Time now to confront the crisis on the federal bench (The Hill, 11/19/10)
David M. Brodsky: "There is crisis in the federal courts today -- an unprecedented absence of judicial confirmations leading to severely overburdened courts that will have a direct impact on thousands of ordinary Americans who could see justice significantly delayed or denied in cases ranging from claims of employment discrimination to corporate malfeasance. There are 108 vacant seats on the federal bench, and a Senate that appears unwilling or unable to address this potential emergency....But by far the most significant factor in the current judicial vacancy crisis is the Senate's ongoing partisan and unconscionable delays that have prevented many judicial nominees from coming to a vote by the full Senate and led to a record low confirmation rate. ... Giving nominees an up or down vote is the only way to eliminate the appearance of excessive partisanship and begin to restore the public's faith in the integrity of our judiciary and its delicate system of checks and balances."
Senate Could Go Into Weekend to Confirm Administration Nominees (Firedoglake, 11/18/10)
David Dayen: "The federal courts are nearing crisis mode, with a record number of vacancies, and need a fresh batch of judges....In the next Congress, Senate Democrats should really make this a priority....Mind you, it would be better if they cut down on the time needed for post-cloture debate, or the need for multiple cloture votes on confirmations, by changing the rules of the Senate at the beginning of the next Congress, which they can do by majority vote."
Justice (Think Progress, 11/18/10)
"The Senate may need to hold weekend sessions to confirm long-stalled nominees who have previously been blocked by unprecedented GOP obstructionism.
The delayed nominees include four “controverisial” judicial nomines who Majority Leader Reid has now indicated he will hold votes on."
Let's fix judicial nominee process (Politico, 11/18/10)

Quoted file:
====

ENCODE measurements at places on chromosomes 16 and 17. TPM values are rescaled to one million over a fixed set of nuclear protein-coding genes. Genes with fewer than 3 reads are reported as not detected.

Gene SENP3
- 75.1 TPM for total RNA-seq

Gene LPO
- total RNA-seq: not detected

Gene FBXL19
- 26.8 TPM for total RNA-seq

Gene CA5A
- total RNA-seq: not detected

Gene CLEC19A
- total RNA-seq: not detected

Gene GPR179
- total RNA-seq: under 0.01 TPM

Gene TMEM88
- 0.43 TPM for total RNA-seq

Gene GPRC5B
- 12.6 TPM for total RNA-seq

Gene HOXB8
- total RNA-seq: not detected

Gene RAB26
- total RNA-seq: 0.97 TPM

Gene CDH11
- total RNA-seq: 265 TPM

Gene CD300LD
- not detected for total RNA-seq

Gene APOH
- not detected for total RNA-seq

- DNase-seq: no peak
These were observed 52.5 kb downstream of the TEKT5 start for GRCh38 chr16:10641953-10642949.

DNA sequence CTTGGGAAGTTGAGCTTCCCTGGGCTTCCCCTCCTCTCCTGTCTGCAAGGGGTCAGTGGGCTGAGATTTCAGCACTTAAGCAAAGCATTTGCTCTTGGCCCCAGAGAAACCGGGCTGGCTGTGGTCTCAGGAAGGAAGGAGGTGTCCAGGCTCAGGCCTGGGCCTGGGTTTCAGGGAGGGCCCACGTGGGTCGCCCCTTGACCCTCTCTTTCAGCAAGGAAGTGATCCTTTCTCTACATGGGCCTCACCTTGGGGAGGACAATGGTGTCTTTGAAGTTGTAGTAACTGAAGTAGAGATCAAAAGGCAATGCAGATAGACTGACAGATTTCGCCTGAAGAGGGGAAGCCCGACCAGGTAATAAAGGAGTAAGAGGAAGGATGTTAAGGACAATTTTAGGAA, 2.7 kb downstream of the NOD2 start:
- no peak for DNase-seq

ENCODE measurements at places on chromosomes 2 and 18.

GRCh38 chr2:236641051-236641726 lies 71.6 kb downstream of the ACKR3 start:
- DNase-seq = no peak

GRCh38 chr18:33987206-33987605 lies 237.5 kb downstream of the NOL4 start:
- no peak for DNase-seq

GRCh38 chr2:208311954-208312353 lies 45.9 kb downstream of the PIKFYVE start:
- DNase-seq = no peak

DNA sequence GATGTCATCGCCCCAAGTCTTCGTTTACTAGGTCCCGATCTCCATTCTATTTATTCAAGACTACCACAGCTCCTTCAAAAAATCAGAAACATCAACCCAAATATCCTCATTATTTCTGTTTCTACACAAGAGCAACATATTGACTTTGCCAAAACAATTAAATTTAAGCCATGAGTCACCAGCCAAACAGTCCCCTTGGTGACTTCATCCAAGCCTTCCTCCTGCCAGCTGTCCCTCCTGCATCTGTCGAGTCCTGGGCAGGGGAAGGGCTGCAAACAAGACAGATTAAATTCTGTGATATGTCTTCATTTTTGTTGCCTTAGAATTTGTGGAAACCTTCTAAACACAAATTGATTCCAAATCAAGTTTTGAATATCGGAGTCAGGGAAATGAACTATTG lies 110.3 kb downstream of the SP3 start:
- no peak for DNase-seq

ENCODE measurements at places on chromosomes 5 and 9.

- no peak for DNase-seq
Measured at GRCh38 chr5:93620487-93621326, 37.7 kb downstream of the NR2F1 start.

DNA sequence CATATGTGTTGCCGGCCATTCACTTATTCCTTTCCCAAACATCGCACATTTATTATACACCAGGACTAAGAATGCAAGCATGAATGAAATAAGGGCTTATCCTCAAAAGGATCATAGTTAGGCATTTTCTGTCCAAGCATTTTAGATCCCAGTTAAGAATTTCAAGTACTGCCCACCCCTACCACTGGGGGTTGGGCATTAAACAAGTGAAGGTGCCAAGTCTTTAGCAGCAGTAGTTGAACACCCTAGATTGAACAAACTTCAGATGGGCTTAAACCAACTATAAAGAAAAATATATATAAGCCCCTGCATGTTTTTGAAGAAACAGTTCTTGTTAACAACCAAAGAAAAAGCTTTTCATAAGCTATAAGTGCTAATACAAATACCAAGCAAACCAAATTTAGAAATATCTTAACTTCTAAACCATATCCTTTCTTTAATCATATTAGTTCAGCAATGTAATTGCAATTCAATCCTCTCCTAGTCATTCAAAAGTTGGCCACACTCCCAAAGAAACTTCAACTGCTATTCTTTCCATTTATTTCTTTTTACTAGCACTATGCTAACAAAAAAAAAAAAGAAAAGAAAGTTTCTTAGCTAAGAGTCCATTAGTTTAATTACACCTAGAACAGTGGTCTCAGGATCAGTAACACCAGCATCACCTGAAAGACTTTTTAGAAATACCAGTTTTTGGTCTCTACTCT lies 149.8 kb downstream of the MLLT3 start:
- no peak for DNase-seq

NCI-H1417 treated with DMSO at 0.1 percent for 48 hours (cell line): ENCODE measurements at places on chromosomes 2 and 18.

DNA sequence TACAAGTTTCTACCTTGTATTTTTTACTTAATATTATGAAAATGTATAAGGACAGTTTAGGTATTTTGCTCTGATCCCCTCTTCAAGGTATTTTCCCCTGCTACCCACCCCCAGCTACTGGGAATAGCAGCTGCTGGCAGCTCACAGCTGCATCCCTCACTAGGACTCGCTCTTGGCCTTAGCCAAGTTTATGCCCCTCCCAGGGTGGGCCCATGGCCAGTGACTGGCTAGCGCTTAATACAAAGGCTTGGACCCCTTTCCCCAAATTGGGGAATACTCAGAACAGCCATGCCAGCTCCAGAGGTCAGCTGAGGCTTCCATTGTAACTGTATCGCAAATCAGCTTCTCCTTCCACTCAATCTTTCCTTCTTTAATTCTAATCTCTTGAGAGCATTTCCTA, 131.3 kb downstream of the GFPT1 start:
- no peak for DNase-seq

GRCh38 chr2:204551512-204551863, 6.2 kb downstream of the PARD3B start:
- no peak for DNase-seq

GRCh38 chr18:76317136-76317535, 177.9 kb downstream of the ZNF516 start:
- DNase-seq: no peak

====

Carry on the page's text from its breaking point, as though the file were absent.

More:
ABNER J. MIKVA & TIMOTHY LEWIS: "As federal judges appointed by presidents from different parties, we urge the Senate to end the excessive politicization of the confirmation process that is creating these delays.
This obstruction and the way it undermines our democratic process would be outrageous at any time. But it is especially shameful now, because many of these qualified nominees received bipartisan support when nominated and were then approved by the Senate Judiciary Committee with broad support. Yet they have waited more than a year to be confirmed because the Senate never put their nomination to a vote."
Lame-Duck Fights: Confirm OMB's Jack Lew, DOJ's Jim Cole and 23 Federal Judges (Huffington Post, 11/17/10)
Prof. Victor Williams: "For federal justice's sake, Barack Obama must continue to demand immediate floor votes for 23 long-blocked judicial nominees.... The Administration must keep the traditional nomination queue full while Obama regularly uses his bully pulpit to demand Senate confirmation votes.
In addition to key executive and regulatory positions, Obama's focus should be on the confirmation fight for federal judges."
Goodwin Liu and Others Still Not Confirmed (Legal Ethics Forum, 11/17/10)
Former GW Bush WH Associate Counsel Richard Painter: "Once again the Senate has been refusing to vote up or down on many of the President’s judicial nominees. ...nominees who should not be controversial, including Goodwin Liu (I have made previous posts here on his nomination), are described as radical activists..Those of us who care about the future of the judiciary should make it clear that the delay must stop. This does not mean the Senators should vote "yes". They can vote "no". But they should vote."